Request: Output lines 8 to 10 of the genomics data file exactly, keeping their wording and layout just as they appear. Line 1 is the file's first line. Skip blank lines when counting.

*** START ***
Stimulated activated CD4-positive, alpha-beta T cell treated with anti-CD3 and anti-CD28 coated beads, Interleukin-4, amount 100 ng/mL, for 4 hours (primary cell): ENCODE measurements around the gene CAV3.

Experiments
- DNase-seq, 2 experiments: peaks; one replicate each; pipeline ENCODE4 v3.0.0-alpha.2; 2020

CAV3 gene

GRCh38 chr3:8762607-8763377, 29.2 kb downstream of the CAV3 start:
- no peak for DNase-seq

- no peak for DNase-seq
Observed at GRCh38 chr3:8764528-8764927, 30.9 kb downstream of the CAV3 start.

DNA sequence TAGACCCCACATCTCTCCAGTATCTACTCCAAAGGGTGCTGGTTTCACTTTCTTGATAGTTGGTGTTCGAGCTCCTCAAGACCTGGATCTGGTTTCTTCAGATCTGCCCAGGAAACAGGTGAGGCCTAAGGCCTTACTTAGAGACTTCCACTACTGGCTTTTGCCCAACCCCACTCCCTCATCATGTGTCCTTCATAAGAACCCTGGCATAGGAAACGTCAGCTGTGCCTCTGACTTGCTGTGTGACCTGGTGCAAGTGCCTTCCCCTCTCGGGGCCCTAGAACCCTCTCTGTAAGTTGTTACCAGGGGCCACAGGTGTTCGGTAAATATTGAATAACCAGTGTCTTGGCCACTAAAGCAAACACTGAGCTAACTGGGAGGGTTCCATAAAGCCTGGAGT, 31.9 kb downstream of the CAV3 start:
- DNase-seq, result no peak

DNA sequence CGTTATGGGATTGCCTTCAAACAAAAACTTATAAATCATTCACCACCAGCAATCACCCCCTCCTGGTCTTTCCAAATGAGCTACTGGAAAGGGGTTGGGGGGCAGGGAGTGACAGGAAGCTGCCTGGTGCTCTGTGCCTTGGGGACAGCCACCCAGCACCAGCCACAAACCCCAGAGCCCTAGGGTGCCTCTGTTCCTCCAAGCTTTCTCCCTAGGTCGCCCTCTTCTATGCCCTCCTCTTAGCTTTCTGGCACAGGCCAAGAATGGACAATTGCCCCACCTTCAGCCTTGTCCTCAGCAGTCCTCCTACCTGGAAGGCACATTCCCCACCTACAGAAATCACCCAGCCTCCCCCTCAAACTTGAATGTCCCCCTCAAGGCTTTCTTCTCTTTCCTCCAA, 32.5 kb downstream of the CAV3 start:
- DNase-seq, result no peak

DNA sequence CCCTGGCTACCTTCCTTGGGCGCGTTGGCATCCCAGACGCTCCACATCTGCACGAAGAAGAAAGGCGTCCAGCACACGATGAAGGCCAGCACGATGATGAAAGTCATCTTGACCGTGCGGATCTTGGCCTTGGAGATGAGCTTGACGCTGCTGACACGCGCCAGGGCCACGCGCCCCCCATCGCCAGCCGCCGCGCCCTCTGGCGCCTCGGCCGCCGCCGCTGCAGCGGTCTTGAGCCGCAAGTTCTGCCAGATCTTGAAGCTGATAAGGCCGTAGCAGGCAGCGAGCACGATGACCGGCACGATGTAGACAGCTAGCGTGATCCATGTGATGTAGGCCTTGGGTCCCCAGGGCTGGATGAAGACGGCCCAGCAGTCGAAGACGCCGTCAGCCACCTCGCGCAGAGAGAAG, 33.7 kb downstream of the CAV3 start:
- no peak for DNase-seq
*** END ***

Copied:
Observed at GRCh38 chr3:8764528-8764927, 30.9 kb downstream of the CAV3 start.

DNA sequence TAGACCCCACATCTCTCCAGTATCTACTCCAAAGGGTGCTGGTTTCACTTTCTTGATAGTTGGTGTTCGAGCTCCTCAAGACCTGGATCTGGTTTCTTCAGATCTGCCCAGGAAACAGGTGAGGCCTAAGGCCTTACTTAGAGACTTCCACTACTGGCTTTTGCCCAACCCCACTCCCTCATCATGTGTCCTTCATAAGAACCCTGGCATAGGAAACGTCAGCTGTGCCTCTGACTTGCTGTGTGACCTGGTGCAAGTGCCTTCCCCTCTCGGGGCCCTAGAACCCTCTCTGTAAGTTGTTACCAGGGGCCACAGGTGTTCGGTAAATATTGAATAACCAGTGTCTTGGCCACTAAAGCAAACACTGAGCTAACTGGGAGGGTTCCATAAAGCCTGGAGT, 31.9 kb downstream of the CAV3 start:
- DNase-seq, result no peak